Sarah Palin has returned to Alaska following her whirlwind 68-day exposure to the national political scene, but the controversy over her vice-presidential candidacy shows no sign of abating.
As the governor of Alaska stepped off a plane onto icy tarmac in Anchorage on Wednesday night, she faced fresh allegations over her behaviour on the campaign trail and renewed attacks about her lack of readiness for the White House. Much of the attacks were clearly emerging from disgruntled aides within the campaign of the Republican presidential candidate, John McCain.
The most piercing allegations concerned Palin's ignorance of foreign affairs, which were depicted to be even more extreme than already thought; and her spend-thrift actions in kitting herself and her family out with a wardrobe fit to appear before television cameras.
Fox News, a broadcast channel that until election day had been generally flattering in its coverage of the "Palin phenomenon", reported that aides were astonished when they learned she was unaware that Africa was not a country but a whole continent. She was also said to be unable to name the three states that belong to the North American Free Trade Agreement: the US, Mexico and Canada.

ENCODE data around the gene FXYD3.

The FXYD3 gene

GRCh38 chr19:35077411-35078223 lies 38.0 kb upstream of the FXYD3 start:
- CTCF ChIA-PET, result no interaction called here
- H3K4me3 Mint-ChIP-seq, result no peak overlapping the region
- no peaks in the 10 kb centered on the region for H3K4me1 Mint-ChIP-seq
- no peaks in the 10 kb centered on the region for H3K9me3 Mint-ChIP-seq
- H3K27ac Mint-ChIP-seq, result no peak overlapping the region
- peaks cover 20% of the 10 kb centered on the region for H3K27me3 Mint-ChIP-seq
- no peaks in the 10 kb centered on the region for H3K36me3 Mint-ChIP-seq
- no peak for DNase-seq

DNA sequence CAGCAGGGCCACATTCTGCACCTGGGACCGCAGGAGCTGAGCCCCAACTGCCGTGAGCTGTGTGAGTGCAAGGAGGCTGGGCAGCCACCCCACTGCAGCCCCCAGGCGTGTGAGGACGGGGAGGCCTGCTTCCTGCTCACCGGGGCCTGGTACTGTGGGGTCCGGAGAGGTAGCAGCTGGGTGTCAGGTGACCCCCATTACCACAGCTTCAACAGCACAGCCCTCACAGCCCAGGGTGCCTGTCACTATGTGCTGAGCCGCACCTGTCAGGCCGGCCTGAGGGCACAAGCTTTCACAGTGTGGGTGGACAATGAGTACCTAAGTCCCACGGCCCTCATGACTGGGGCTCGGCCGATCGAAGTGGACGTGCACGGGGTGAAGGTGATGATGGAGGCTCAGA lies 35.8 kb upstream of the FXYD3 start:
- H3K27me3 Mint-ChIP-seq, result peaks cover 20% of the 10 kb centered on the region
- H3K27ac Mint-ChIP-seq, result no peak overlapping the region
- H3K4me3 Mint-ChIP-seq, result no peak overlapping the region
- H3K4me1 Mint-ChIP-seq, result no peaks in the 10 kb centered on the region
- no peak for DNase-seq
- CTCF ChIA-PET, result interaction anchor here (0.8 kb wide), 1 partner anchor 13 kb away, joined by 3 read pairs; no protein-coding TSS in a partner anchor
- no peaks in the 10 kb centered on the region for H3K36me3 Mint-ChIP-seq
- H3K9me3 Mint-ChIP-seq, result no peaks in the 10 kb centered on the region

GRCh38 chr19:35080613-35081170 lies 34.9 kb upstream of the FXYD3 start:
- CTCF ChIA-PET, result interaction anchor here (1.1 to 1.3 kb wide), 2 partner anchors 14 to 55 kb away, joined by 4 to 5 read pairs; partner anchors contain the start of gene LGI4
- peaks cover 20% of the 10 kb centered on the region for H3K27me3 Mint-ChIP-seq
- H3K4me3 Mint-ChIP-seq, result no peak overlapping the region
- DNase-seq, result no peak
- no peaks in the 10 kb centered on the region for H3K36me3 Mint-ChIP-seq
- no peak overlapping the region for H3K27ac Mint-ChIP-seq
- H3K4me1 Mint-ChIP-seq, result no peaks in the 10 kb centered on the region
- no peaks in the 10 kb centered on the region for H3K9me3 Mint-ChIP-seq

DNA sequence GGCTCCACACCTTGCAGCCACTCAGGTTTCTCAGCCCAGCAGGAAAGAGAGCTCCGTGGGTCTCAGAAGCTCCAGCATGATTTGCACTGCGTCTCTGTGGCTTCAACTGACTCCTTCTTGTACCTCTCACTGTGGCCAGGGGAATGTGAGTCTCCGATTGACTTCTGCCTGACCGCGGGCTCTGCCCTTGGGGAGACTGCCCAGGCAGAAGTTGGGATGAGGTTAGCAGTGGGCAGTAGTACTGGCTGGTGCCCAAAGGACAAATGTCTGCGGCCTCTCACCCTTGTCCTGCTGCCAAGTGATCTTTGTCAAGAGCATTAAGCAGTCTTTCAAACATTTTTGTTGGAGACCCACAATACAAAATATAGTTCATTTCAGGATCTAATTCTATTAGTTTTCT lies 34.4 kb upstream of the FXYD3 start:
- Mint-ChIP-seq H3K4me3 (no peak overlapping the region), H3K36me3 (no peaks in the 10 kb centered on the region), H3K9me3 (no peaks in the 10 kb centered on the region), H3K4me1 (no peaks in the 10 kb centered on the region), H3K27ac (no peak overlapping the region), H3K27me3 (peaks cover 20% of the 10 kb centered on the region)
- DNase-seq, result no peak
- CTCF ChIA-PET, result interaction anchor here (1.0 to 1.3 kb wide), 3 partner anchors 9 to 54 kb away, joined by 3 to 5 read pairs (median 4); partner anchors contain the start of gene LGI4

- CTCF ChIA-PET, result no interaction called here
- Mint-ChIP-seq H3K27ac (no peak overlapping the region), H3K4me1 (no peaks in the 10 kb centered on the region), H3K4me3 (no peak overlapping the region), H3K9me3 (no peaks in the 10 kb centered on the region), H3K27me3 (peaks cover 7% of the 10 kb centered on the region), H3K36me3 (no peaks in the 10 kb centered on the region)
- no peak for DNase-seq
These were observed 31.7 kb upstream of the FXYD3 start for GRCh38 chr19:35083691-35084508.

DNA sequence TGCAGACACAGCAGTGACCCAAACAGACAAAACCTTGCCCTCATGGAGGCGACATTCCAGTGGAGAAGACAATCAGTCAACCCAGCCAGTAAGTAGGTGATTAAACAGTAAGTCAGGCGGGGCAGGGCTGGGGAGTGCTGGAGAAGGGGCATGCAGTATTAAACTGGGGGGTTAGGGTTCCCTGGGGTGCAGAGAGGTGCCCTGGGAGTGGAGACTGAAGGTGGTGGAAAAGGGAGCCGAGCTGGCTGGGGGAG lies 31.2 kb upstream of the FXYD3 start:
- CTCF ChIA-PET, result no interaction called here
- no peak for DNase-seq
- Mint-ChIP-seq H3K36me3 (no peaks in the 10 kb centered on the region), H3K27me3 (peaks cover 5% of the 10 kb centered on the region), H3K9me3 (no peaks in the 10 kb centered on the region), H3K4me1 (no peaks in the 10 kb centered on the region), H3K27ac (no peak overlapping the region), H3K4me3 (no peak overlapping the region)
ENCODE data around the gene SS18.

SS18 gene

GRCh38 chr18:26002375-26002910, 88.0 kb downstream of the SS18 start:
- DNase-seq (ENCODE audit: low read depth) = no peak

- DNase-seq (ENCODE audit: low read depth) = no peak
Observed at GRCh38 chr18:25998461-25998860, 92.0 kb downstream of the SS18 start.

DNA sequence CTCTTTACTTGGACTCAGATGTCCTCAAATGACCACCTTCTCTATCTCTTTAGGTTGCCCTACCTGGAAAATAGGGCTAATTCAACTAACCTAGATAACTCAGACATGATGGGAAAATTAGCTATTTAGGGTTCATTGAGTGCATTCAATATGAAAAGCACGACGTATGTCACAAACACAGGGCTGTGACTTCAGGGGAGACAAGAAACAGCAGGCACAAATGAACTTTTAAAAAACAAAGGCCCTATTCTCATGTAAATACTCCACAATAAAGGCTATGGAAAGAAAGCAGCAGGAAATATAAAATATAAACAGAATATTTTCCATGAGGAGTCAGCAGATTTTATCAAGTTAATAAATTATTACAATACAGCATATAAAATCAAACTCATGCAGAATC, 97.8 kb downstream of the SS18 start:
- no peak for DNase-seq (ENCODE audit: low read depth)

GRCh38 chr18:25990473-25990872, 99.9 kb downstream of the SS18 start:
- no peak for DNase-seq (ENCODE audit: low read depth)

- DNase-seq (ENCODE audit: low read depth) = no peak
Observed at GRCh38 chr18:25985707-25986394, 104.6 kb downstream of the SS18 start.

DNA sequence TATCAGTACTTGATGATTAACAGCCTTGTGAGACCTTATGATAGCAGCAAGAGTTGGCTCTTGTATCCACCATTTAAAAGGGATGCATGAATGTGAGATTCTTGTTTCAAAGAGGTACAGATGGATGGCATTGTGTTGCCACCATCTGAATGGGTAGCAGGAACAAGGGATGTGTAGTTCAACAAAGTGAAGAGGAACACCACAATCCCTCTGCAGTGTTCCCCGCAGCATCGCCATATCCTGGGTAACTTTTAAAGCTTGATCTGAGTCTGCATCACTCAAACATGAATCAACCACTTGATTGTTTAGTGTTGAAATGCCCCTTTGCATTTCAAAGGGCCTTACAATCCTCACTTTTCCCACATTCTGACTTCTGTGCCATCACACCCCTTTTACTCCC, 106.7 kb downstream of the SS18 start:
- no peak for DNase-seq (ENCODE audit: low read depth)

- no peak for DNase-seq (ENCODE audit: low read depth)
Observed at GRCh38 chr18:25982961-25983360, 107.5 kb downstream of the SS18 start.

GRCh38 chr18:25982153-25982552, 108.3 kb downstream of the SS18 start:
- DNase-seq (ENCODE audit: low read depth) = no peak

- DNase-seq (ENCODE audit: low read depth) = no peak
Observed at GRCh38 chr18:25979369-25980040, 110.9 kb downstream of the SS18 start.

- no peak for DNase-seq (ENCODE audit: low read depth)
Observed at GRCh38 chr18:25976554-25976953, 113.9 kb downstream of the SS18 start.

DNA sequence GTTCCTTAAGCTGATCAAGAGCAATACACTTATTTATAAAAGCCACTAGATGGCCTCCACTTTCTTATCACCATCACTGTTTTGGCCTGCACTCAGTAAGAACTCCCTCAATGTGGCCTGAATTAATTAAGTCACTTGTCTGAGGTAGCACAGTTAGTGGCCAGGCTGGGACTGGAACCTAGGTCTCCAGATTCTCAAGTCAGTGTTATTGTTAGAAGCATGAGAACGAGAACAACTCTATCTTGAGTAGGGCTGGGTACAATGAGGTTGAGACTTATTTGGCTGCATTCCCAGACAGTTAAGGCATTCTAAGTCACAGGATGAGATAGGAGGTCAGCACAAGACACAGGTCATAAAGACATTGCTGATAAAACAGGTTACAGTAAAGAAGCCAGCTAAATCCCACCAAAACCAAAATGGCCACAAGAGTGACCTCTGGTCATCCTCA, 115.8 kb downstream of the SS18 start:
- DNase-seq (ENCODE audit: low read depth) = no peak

Unnamed McCain advisers, their ire no longer constrained by campaign discipline, complained that the Alaskan governor had been unco-operative. The New York Times reported the McCain circle was angry about her independent decision to talk directly to the French President, Nicholas Sarkozy, which then turned out to be a prank from a Canadian radio station.
She was also said to have resisted offers of help preparing for interviews with Katie Couric, which also proved to be highly damaging.
The most colourful new information concerned Palin's spending spree on the campaign trail. Newsweek reported that she ended up splurging far more than the $150,000 that was already known about; with up to $40,000 being lavished on her husband Todd.
Palin returns to Alaska amid criticism from disgruntled McCain aides
A wealthy donor who had offered to foot the bill was shocked when he got the bill from such top-notch addresses as Saks Fifth Avenue and Neiman Marcus, according to Newsweek. In a phrase that is likely to go down in US electoral folklore, one McCain aide characterized the episode to the magazine as: "Wasilla hillbillies looting Neiman Marcus from coast to coast."
Palin refused to address the bombardment of accusations directed at her. She said: "If they're an unnamed source, that says it all. I won't comment on anyone's gossip based on anonymous sources. That's kind of a small of a bitter type of person who anonymously would charge that I didn't know an answer to a question. So until I know who's talking about it, I won't have a comment on a false allegation."
She now faces a difficult few months rebuilding relations in Alaska, and fending off investigations against her over the so-called Troopergate affair in which she has been found guilty of breaching ethics guidelines in a dispute over the employment by the state of her former brother-in-law.